Cover image for Surrendering to God : living the Covenant prayer
Surrendering to God : living the Covenant prayer
Beasley-Topliffe, Keith.
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Publication Information:
Brewster, Mass. : Paraclete Press, [2001]

Physical Description:
xvii, 140 pages ; 21 cm
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BV210.2 .B36 2001 Adult Non-Fiction Central Closed Stacks
BV210.2 .B36 2001 Adult Non-Fiction Non-Fiction Area

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Do you ever feel that prayer has become rote repetition, or that the simple prayers of childhood have lost their meaning?

In this life-changing little book, Rev. Keith Beasley-Topliffe shares his experience of praying the Covenant Prayer - a classic prayer that calls us to surrender completely to God. Line by line, Rev. Beasley-Topliffe uses the wisdom of the prayer of surrender as a guide for those who want to learn to trust God more. With honesty and gentle humor, Rev. Beasley-Topliffe shows us how simple prayers not only express our heart's desires to God, but also open the doorway to deeper prayer and transformation.

Reviews 1

Publisher's Weekly Review

Move over, Prayer of Jabez. United Methodist pastor Beasley-Topliffe has found a 1663 prayer that encourages Christians, when practiced as part of a daily spiritual practice, to abandon themselves to God and to trust God's will for their lives. He discovered the prayer (which begins "I am no longer my own, but thine") in seminary, and has used it for many years in his private devotions and public ministry. He observes that the prayer "always reminds me of my deepest desire: to give up clinging to the illusion that I am my own and become, by God's grace, fully God's." Breaking down the prayer's component parts, Beasley-Topliffe devotes chapters to themes such as surrender, acceptance, emptiness and yielding that arise from practicing the prayer. He offers illustrations of his own struggles to overcome obstacles such as pride and addictions to material goods and status. In his own efforts to surrender himself to God, Beasley-Topliffe continually prays the Covenant Prayer and also seeks out the models of prayer that the lives of Teresa of Avila, John of the Cross, Thiruse of Lisieux, Jean-Pierre de Caussade and John Woolman provide. He urges Christians to consider the Covenant Prayer as a starting point for forming a deeper relationship with God. With humor and honesty, Beasley-Topliffe shares his own struggles to find spiritual direction and to develop a richer spiritual life as a way of encouraging others to do the same. (Nov.) (c) Copyright PWxyz, LLC. All rights reserved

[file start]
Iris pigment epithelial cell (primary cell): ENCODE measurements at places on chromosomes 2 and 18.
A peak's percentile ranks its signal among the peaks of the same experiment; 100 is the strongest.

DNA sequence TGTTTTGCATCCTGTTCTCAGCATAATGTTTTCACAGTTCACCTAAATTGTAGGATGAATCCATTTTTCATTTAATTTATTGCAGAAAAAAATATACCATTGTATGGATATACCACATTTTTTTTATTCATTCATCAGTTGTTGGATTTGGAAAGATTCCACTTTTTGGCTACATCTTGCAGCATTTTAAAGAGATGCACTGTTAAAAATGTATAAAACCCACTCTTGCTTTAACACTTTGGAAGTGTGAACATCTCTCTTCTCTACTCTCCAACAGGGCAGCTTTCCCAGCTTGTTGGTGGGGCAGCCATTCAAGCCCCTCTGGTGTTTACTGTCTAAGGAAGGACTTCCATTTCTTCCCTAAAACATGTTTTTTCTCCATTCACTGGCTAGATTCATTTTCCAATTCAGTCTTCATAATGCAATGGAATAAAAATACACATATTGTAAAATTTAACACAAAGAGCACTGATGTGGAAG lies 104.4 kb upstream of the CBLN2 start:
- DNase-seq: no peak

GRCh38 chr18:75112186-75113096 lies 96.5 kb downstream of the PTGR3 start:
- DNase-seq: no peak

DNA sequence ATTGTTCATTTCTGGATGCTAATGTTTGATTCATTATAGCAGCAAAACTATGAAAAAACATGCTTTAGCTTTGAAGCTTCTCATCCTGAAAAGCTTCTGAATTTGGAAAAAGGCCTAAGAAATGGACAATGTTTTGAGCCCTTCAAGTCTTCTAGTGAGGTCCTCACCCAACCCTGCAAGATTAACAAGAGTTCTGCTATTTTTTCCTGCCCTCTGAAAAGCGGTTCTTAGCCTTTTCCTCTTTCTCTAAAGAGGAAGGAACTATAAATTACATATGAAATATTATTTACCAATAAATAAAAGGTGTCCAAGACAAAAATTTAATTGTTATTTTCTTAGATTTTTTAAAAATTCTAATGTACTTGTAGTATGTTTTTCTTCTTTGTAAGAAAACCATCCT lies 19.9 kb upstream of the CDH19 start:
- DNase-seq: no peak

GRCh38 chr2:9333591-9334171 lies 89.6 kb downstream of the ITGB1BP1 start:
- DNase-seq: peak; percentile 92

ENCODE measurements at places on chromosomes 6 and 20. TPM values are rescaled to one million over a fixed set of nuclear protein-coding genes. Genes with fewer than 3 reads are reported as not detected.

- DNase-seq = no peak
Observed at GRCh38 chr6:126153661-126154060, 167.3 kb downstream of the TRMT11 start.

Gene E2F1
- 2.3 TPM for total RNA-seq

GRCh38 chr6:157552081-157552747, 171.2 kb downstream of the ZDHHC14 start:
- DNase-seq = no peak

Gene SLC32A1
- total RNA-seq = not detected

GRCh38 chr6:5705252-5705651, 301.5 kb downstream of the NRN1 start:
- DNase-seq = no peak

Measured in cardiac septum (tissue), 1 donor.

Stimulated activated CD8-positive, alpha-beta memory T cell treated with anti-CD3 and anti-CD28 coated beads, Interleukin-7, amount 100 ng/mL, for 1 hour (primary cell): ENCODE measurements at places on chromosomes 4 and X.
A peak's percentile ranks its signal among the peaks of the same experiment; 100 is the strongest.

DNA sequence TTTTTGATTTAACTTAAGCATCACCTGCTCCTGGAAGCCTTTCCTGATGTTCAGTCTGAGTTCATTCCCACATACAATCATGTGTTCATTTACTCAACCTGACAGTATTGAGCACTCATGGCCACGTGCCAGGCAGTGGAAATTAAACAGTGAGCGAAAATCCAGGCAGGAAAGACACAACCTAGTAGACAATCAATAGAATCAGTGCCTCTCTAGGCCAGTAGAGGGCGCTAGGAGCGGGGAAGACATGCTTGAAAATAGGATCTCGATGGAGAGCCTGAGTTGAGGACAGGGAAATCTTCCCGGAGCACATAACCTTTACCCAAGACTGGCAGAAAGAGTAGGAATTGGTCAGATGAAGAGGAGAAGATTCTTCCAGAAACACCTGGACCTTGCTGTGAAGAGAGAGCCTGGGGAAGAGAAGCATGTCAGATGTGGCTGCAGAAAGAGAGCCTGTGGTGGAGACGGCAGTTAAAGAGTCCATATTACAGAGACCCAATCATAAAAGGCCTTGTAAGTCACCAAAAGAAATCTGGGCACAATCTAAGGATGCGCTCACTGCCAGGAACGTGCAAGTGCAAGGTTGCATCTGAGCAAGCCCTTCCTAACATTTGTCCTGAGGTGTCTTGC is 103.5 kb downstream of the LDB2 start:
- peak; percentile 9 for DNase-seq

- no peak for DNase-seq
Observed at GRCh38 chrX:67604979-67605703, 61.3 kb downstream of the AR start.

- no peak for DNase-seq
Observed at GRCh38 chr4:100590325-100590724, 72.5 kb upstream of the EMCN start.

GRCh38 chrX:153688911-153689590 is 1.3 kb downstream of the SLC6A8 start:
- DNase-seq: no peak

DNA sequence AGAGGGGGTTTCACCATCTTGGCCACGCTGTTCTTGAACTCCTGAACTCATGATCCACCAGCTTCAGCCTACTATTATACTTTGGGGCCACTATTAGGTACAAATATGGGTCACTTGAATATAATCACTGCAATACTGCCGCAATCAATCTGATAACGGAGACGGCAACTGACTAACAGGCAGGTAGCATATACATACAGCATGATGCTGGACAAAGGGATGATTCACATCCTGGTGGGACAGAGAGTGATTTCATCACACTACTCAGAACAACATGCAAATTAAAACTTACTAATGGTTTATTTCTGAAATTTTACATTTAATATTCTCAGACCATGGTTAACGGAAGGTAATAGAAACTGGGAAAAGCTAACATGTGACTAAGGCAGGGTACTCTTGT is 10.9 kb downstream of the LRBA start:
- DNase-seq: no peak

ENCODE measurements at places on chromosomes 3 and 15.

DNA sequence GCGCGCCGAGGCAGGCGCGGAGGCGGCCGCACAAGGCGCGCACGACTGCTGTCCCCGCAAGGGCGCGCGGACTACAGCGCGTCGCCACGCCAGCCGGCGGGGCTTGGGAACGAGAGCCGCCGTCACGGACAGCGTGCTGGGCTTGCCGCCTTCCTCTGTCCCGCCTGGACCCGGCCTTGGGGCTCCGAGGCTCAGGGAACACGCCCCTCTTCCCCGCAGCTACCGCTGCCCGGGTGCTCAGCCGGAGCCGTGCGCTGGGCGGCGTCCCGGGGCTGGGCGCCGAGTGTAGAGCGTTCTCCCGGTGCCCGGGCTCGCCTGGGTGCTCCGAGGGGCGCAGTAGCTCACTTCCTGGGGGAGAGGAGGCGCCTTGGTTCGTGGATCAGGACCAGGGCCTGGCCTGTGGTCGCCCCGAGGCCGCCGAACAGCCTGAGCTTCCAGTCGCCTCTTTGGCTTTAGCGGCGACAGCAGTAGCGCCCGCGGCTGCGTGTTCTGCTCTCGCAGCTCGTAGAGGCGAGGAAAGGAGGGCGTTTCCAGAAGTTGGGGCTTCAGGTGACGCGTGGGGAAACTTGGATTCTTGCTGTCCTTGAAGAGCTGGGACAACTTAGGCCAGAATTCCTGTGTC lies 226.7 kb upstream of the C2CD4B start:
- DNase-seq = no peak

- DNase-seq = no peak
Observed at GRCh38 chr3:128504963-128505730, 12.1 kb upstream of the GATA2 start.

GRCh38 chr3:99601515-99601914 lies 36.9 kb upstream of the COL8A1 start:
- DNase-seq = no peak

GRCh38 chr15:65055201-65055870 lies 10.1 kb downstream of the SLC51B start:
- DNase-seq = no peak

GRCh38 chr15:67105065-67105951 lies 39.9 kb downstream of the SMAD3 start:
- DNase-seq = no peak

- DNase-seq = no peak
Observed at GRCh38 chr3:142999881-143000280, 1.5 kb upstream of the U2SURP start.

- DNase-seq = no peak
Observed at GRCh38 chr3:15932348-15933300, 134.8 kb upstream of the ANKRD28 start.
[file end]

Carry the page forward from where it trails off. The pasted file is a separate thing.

Chapter One Surrender I am no longer my own, but thine. The beginning of surrender, or self-abandonment, is in knowing whose we are, whose I am. The trend today is to talk about our own choice to offer ourselves to God: "the day I made my decision for Christ." We sound as if we had carefully reviewed our choices and then had decided, calmly and rationally, to invest our time and our faith in Jesus and the God he spoke of. The problem with this approach is that we can easily view the God we have chosen as no longer God's own but ours, our personal property. We see God as a sort of giant vending machine into which we put our good deeds, in expectation of some blessing falling down for us to claim. And, of course, if the blessings are not vended, we kick the machine. God did not deliver as advertised, and we regret our choice.     In truth, though, the initiative is always God's. God laid claim to us long before we accepted that claim. We have always belonged to God anyway, whether we were willing to admit it or not. We are God's creatures. We exist, the universe exists, only because of God's ongoing creation. We were never really our own, but always have been God's. God states that claim clearly through the prophet: "But now thus says the Lord, he who created you, O Jacob, he who formed you, O Israel: Do not fear for I have redeemed you; I have called you by name, you are mine" (Isaiah 43:1). God then promises to be with God's people, to rescue them, to bring them home. Why? "Because you are precious in my sight, and honored, and I love you ..." (Isaiah 43:4a). We are God's children, and God can no more forget us or give up on us than a mother would forget the child she bore (Isaiah 49:15).     We are Christ's by redemption. When in our attempts to be our own persons, we ended up selling ourselves to some other god (food, success, sex, power, computer games, security, whatever), Christ paid the price to buy us back. Paul asks the folks in Corinth, "Do you not know that your body is a temple of the Holy Spirit within you, which you have from God, and that you are not your own? For you were bought with a price; therefore glorify God in your body" (1 Corinthians 6:19-20). With Paul we must say, "It is no longer I who live, but it is Christ who lives in me. And the life I now live in the flesh I live by faith in the Son of God, who loved me and gave himself for me" (Galatians 2:20). We are no longer our own, but Christ's.     Even what good we have done is not strictly our own doing. For the Holy Spirit is working within us to guide, transform, encourage, teach. The best that we do is what we do when we cooperate with the Spirit. Even our assurance that we are God's beloved children is "that very Spirit bearing witness with our spirit that we are children of God" (Romans 8:16). We no longer claim our own accomplishments, but they are the Spirit's doing.     We have been made, claimed, redeemed, transformed by God--loving Parent, Jesus Christ, Holy Spirit. If we are to be honest at all, we each have to say, "I am no longer my own, but thine."     I can understand all of this intellectually and affirm it as truth. But still there is a part of me that rebels, that childishly shouts, "Oh yeah? Well, you're not the boss of me!" Or maybe it more poetically asserts, "I am the master of my fate; I am the captain of my soul!" This is the part that hears God's call to unconditional love and asks, "What's in it for me?" It hears God's offer of absolute forgiveness and says, "If forgiveness is for everybody, then it's just not fair. After all, I'm pretty good and you're not so bad, but he's a real rat. Why should we all get the same deal?" Adrian van Kaam calls this deep-seated part of ourselves the pride form: "It veils the truth of our being made in God's image and likeness; ... it tempts us with the illusion that we can do it alone; it encourages us to deny our dependency on the God who made us." Thomas Merton calls it the false self. In the seventh chapter of Romans, Paul tries a number of names: sin, flesh, another law. He spells out clearly the warfare between the truth to which we give intellectual assent and the pride form: Now if I do what I do not want, it is no longer I that do it, but sin that dwells within me. So I find it to be a law that when I want to do what is good, evil lies close at hand. For I delight in the law of God in my inmost self, but I see in my members another law at war with the law of my mind, making me captive to the law of sin that dwells in my members. Wretched man that I am! Who will rescue me from this body of death? (Romans 7:20-24)     This is the conflict so often depicted in cartoons. A little angel-duck stands on Donald's left shoulder, a little demon-duck on his right shoulder, and they argue back and forth about what Donald should do. And even though it is presented as an inner struggle, the real decision is whether to follow God or rebel against God. The inner battle is truly a war of rebellion.     Such a rebellion can only end in unconditional surrender, self-surrender. "I tried to do it my way. It didn't work very well. I give up. I'll try to listen better this time, to follow your lead, Lord. I surrender." When I was starting in the ministry, I had a chance to talk with Harry, whose ministry had begun in the early years of the twentieth century. He said that when he was a boy, self-surrender was a big theme in preaching, especially evangelistic preaching. People sang hymns like "I Surrender All," written in 1897, or "Trust and Obey," written ten years earlier. But then, said Harry, it all changed. America won the First World War. We were the top nation, the most powerful on earth. We didn't surrender to anyone. And so the language of surrender disappeared from mainstream American churches. At least that's what Harry said, and he was there. Maybe that's when we began to elevate our own choice, our "decision for Christ," as something made calmly and rationally, rather than as an admission of the truth to which our failures drove us.     The language of surrender is growing in popularity again. Maybe we realize how much we've mucked up trying to be in charge, or maybe the decline of the mainstream churches and the growth of evangelical ones has forced us to take a new look at the older language. At any rate, "I Surrender All" is back in the United Methodist hymnal. But it's still a struggle to reconcile the competing directives of Christian self-surrender and American self-reliance. We sing our surrender to Christ in church and then talk about the importance of looking out for number one the rest of the week. And while we may talk about our desire to serve God, many of us are mostly interested in serving as advisors.     More recently, Christian talk of self-surrender has been under attack from another direction. People struggling to gain some small measure of control over their lives are not eager to give it up again, even to God. Too often, Christ's call to self-denial has been used by oppressors to keep the oppressed in their place. Men (like me) have used it against women. Whites (me again) have used it against blacks and other persons of color. The rich (I guess I qualify here, too) have used it against the poor: "Just grin and bear it. Think of it as your cross. Join your pain to the suffering of Christ. When you get to heaven, you'll be blessed."     Christ came to set us free from such hogwash. Against all those who have tried to co-opt obedience to Christ as obedience to them, Jesus says, "No one can serve two masters; for a slave will either hate the one and love the other, or be devoted to the one and despise the other" (Matthew 6:24). Or, as Richard Alleine says, "Christ will accept of no consent but in full, to all that he requires; he will be all in all, or he will be nothing." Others may be able to control our bodies or our work, but they cannot control our allegiance or our love. They are for Christ alone. All other loves, however strong, must take second place. We are no longer our own, but his. We may feel called to put up with oppression for Jesus' sake, as an opportunity to love our enemies, to do good to those who hurt us, and to witness to the gospel. But such action is for those who have found strength in Christ, who know his love and are able to endure all things through its power. As soon as an oppressor begins to claim that if we don't submit, Christ won't love us any more, that person--or that oppressive system--has lost any claim to speak in the name of Jesus. For Christ sets us free from the terror of death, from the fear of divine punishment for sin. He gives us back our lives, so that we may freely surrender them to him.     And still we don't. No matter how much control we have over our lives, we find it hard to give it up. We can always find reasons to insist that we alone know what is best for ourselves. We are happy to accept suggestions from God, of course. We respect Christ greatly. But we reserve to ourselves the right to make the final decision. We back away from full surrender. At least in some areas of our lives, we are sure we know what's really best.     But the Covenant Prayer keeps calling me away from this misplaced self-confidence. It helps me remember that I haven't really done very well trying to call the shots in my life. Great plans turned to dust and ashes. When I thought I was grabbing for all the gusto, it turned out to be pretty tasteless. Trying to be my own didn't work. Time to admit it, wave the flag of surrender, and let God be in control. Hannah Whitall Smith spelled out this surrender in a prayer over a century ago: Here, Lord, I abandon myself to thee. I have tried in every way I could think of to manage myself, and to make myself what I know I ought to be, but have always failed. Now I give it up to thee. Do thou take entire possession of me. Work in me all the good pleasure of thy will. Mold and fashion me into such a vessel as seemeth good to thee. I leave myself in thy hands, and I believe thou wilt, according to thy promise, make me into a vessel unto thy own honor, "sanctified, and meet for the master's use, and prepared unto every good work."     In the Spiritual Exercises , Ignatius of Loyola, the sixteenth-century founder of the Society of Jesus (Jesuits) counseled his readers to offer everything to Christ as part of freeing themselves to accept his love. As part of that counsel, he wrote a simple and powerful prayer of surrender: Take, Lord, and receive all my liberty, my memory, my understanding, and all my will--all that I have and possess. You, Lord, have given all that to me. I now give it back to you, O Lord. All of it is yours. Dispose of it according to your will. Give me your love and your grace, for that is enough for me.     Even though the Covenant Prayer is the one I learned first, this prayer also keeps echoing in my mind, thanks in part to a beautiful musical setting by a twentieth-century Jesuit, John Foley.     Though Christ demands complete, unconditional surrender, we continue to fight our losing battle, giving up just a bit at a time. Though I promise complete, unconditional surrender when I pray the Covenant Prayer, I constantly find new ways in which I am resisting God's will, new areas of my life that insist on having their own way. Surrender is not once and for all, but every day a little more. As John the Baptizer said, in a different context, "He must increase, but I must decrease" (John 3:30). I have made this verse into a breath prayer: "More of you, Lord, less of me." It serves as a reminder of my desire to surrender more fully throughout the day. It is also the mantra that I use for centering at the beginning of more formal prayer times.     John of the Cross, a sixteenth-century Carmelite and close associate of Teresa of Avila in her reform of the order, speaks of Christians as panes of glass through which the light of Christ shines. The dirtier the glass is, the more we see the glass and not the light. But when the pane is clear, transparent, the light blazes through in all its glory. A soul makes room for God by wiping away all the smudges and smears of creatures, by uniting its will perfectly to God's; for to love is to labor to divest and deprive oneself for God of all that is not God. When this is done the soul will be illumined by and transformed in God. And God will so communicate his supernatural being to the soul that it will appear to be God himself and will possess what God himself possesses.     Strangely enough, this transparency is not a loss of self, but the fullest realization of our calling. What we are losing is the pride form, the false self. As the false self disappears, it stops obscuring God's call to us and lets our true self, who we most deeply are, shine through along with the light of God. Church Father Irenaeus said that the glory of God is the truly living human person, and true human life consists in beholding God. And we are most fully alive when we are most fully surrendered to Christ, when people look at us and see him in action. So as we surrender ourselves more and more fully, we give more glory to God. Excerpted from Surrendering to God by Keith Beasley-Topliffe. Copyright © 2001 by Keith Beasley-Topliffe. Excerpted by permission. All rights reserved. No part of this excerpt may be reproduced or reprinted without permission in writing from the publisher.